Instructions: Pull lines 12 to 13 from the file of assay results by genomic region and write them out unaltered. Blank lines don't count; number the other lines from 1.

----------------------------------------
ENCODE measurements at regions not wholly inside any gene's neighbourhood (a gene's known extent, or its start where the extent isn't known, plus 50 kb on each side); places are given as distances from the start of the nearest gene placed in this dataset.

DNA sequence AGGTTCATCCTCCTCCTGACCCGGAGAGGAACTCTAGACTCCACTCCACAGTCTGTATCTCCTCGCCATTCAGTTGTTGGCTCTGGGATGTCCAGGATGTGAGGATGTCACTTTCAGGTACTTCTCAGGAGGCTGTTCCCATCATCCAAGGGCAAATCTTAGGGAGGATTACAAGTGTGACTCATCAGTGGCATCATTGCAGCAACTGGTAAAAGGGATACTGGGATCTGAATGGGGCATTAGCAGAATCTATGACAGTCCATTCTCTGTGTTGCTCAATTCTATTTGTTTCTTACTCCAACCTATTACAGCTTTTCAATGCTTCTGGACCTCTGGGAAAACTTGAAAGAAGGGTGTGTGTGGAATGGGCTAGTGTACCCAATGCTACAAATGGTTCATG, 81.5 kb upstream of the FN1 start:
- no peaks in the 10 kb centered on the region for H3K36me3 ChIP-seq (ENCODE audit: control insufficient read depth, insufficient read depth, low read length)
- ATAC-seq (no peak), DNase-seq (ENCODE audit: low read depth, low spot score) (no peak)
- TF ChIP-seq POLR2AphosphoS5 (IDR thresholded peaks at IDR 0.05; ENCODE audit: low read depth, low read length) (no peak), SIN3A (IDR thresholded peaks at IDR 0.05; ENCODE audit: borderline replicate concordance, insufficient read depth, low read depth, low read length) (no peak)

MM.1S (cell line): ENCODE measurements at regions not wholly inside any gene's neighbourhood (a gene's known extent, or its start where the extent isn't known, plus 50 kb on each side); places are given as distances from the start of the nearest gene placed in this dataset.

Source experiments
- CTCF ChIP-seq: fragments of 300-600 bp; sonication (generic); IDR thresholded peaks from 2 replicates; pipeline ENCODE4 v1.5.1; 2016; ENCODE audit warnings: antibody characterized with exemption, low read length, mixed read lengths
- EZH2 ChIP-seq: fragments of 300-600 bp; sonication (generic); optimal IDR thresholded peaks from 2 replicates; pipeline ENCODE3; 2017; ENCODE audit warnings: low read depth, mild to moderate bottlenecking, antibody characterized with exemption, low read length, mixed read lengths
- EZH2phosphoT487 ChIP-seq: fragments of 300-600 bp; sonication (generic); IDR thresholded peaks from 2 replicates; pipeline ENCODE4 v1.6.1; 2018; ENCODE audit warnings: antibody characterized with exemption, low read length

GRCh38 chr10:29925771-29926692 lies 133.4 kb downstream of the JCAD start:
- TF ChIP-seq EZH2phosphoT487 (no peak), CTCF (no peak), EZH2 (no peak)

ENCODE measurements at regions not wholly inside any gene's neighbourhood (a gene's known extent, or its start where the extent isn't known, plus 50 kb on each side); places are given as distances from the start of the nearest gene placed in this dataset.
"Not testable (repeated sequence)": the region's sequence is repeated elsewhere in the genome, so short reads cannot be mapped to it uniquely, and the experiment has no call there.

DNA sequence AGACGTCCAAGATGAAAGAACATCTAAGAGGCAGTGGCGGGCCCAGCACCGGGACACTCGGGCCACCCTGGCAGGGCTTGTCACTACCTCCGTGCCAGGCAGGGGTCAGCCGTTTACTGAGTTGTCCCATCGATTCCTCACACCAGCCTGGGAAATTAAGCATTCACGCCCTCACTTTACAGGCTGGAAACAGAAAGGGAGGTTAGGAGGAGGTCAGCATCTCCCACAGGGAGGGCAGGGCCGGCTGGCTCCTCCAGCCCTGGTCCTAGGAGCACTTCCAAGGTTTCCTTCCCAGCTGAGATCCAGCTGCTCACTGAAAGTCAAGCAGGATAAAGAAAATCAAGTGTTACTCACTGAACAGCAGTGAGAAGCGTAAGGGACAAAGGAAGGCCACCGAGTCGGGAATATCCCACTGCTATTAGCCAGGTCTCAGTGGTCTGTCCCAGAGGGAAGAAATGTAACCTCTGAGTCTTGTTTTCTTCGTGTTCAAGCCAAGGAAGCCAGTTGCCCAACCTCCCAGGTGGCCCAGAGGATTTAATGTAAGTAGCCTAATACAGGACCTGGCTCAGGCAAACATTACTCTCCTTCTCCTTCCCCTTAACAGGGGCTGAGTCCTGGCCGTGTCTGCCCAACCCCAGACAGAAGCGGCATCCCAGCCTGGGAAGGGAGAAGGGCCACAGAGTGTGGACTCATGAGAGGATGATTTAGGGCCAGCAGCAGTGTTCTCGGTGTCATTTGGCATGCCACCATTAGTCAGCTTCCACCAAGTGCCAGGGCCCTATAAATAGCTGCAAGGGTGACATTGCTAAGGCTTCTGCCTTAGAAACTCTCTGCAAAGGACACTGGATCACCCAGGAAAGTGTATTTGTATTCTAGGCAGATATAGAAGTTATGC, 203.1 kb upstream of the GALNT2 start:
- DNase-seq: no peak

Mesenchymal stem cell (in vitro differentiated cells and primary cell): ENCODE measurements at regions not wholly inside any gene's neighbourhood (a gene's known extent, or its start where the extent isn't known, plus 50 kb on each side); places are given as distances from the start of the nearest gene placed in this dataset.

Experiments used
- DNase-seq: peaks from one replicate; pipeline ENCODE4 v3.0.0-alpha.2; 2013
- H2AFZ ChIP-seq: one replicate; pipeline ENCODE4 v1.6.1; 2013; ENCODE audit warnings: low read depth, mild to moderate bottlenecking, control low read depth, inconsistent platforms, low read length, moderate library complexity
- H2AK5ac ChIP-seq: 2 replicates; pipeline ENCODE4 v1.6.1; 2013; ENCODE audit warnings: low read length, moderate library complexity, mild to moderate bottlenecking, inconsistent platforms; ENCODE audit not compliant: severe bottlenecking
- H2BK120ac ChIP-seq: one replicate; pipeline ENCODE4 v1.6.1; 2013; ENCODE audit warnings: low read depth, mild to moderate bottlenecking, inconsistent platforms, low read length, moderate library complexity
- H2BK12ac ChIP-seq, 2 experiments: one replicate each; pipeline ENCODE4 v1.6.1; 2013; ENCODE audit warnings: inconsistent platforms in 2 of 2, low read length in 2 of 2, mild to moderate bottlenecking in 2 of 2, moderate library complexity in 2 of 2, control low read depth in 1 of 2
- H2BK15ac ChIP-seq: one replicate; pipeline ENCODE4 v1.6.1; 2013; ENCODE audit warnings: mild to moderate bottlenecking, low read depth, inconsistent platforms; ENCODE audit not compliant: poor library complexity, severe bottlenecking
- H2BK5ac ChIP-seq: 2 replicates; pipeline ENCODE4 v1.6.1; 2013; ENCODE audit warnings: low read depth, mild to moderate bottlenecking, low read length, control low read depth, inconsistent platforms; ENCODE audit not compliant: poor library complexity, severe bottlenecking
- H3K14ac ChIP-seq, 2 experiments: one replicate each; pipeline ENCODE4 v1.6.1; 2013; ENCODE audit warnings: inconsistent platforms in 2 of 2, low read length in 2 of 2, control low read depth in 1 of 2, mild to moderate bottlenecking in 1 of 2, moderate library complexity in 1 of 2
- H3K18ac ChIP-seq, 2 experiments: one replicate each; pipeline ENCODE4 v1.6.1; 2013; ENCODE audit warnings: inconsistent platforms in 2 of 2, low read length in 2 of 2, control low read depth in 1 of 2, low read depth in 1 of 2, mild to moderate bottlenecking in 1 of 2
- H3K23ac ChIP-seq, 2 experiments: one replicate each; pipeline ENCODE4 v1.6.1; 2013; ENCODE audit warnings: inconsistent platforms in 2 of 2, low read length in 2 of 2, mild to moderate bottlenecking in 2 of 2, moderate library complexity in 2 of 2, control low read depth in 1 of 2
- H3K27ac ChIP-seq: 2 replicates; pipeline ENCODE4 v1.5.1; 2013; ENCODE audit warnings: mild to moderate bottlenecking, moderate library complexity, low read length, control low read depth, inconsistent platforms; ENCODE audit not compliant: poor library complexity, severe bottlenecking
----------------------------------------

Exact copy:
- TF ChIP-seq EZH2phosphoT487 (no peak), CTCF (no peak), EZH2 (no peak)

ENCODE measurements at regions not wholly inside any gene's neighbourhood (a gene's known extent, or its start where the extent isn't known, plus 50 kb on each side); places are given as distances from the start of the nearest gene placed in this dataset.